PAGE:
Monday, November 15, 2010
02 Too Much by deef deeferson
03 Age Of Adz by deef deeferson
So the deal with this album is that it's supposed to be "his weird one", which, to the uninitiated would seem absolutely appropriate but you see back in 2001 mr. Stevens released an instrumental all electronic album in the vein of Mouse on Mars called Enjoy Your Rabbit. So, in a sense he has already "been weird". To me this album isn't weird at all...it's damn awesome! The formula is simple and the results are complicated. The formula is him taking his background in abstract electronics and applying it to his grand sweeping orchestral pop, simple enough, but the results are intense. The songs basically all either take the old approach of his music and pepper it with very subtle studio tricks but the best tracks take the maximalist approach of throwing everything in and they come off as more electronic than organic. The closest comparison albums i can make to this one are definitely The Fiery Furnaces Blueberry Boat and Radiohead's Kid A. It's this seamless blend of electronics and pop that make those albums along with their ridiculous sense of adventure. It seems here that Sufjan really wanted to make something huge and way more ridiculous than his previous "huge" sounding album and he succeeds completely. This record sounds like a mess, it sounds ugly yet it is graceful as well and very beautiful. The songs are longer, the ideas more ridiculous the evolution of music taking hold of a person and allowing them to be swallowed up by sound. This record is meant to be listened to loud and i thank Mr. Stevens for not giving a shit about what the indie community wants him to sound like and doing his own thing and rewarding all the people who honor innovation in music, not standing still and always pushing forward.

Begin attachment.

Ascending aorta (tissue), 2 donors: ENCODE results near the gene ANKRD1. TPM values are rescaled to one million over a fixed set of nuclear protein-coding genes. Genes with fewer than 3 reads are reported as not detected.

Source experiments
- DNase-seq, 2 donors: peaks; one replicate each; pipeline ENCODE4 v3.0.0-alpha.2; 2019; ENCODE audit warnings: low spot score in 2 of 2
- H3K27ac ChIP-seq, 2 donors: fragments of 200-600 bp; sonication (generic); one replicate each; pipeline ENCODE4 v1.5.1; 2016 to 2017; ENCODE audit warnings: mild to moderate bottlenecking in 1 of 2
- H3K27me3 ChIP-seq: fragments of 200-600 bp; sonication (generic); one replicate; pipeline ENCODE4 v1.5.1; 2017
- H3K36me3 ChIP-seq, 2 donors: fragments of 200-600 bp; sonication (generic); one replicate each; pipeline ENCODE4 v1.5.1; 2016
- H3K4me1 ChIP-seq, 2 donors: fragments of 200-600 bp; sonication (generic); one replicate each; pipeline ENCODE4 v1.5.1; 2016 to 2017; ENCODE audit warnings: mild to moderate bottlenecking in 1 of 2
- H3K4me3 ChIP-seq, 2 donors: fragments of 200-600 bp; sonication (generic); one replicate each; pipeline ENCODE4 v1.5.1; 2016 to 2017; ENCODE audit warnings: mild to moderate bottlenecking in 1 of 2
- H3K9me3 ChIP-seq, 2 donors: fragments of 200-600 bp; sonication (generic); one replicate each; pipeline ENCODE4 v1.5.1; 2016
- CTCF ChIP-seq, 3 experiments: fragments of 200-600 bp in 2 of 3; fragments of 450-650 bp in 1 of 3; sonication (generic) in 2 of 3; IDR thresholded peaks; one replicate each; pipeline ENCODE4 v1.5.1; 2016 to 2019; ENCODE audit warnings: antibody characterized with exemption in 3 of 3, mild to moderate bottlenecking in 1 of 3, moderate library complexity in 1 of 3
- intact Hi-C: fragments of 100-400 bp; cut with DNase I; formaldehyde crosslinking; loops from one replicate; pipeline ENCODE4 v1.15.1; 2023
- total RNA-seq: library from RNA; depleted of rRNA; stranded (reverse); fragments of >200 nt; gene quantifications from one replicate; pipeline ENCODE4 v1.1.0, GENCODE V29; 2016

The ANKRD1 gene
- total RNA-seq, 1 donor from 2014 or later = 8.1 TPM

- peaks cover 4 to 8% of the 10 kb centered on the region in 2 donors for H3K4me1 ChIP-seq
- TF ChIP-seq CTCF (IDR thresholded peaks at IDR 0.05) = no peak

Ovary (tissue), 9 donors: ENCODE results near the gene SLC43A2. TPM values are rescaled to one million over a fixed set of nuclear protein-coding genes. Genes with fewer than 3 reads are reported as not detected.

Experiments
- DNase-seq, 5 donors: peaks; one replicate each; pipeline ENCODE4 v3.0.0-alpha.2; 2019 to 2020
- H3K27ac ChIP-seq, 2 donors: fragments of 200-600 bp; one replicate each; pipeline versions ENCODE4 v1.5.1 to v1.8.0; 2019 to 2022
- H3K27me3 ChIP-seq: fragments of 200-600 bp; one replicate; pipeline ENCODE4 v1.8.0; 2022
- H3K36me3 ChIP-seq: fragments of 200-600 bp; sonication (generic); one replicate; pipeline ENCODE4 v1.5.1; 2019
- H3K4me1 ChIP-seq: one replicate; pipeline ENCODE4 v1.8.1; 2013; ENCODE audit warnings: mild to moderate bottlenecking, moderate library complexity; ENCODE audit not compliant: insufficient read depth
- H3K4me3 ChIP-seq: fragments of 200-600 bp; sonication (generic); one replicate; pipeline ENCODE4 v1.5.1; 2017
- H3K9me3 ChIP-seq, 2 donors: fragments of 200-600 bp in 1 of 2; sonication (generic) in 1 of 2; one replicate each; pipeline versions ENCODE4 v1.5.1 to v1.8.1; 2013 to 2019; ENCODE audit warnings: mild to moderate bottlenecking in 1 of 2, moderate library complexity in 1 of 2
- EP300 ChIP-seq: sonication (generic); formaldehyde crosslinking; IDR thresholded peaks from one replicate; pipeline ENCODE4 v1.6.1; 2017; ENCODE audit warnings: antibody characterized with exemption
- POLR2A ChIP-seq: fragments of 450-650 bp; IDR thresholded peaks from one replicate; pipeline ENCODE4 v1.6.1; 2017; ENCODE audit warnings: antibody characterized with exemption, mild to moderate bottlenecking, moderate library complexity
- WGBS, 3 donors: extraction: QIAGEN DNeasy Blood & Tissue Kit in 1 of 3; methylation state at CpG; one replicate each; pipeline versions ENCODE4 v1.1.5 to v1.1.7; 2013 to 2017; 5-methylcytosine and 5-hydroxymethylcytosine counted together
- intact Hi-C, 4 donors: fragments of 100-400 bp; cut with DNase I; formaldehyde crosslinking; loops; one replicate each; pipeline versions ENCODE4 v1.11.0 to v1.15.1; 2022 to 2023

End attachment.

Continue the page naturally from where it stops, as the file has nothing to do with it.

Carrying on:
Oh and if this means he is abandoning the States Project than good i'll take more of this any day!
Wednesday, November 10, 2010
ASC is an artist that's basically associated with the Autonomic label, home to a sort of sparse, industrial, somewhat more drum and bass version of dubstep. The productions are usually really tight and controlled in their rhythms, and pretty minimal when it comes to how thick they lay on the synths. It's a pretty unique style. The artists that run Autonomic are Instra:mental, whose track 'Watching You' was on my list of best tracks for 2009. D-Bridge is also a big name on the label and compliments the overall vibe pretty nicely.
ASC still produces for Autonomic, but started his own label called Auxiliary to host his own works, and so far he's released some pretty brilliant stuff on it. The thing about the track 'Reality Check' for me is that I've been waiting almost exactly ten months to buy it. That's one of the pitfalls of the electronic scene, is that artists will hand their tracks over to someone putting together a mix wayyy in advance of the actual release. Sometimes upwards of a year, and sometimes will simply never release the track at all. It's insanely frustrating, but I guess pretty rewarding still in the end.
This particular track was definitely worth the wait. It's easily in my top few favorites of the year. It holds true to overall Autonomic sound. The bass and snares have sort of an industrial pump and push to them, the rhythm production is pretty tightly wound and controlled, and though the synthwork is relatively minimal, it's extremely lush and quite frankly, amazingly gorgeous. There are synth flourishes that completely open up the space of the track, leaving me awestruck. A vocal sample appears throughout to a sweetly mysterious effect, as an utterly beautiful chime-like melody blooms in the background. It's a very nicely layered composition. The rest of the Certainties EP that it comes from is also pretty interesting and certainly worth checking out. har har. but really though, this track is really something special.
ASC - Reality Check by speedglueandmusic_raw3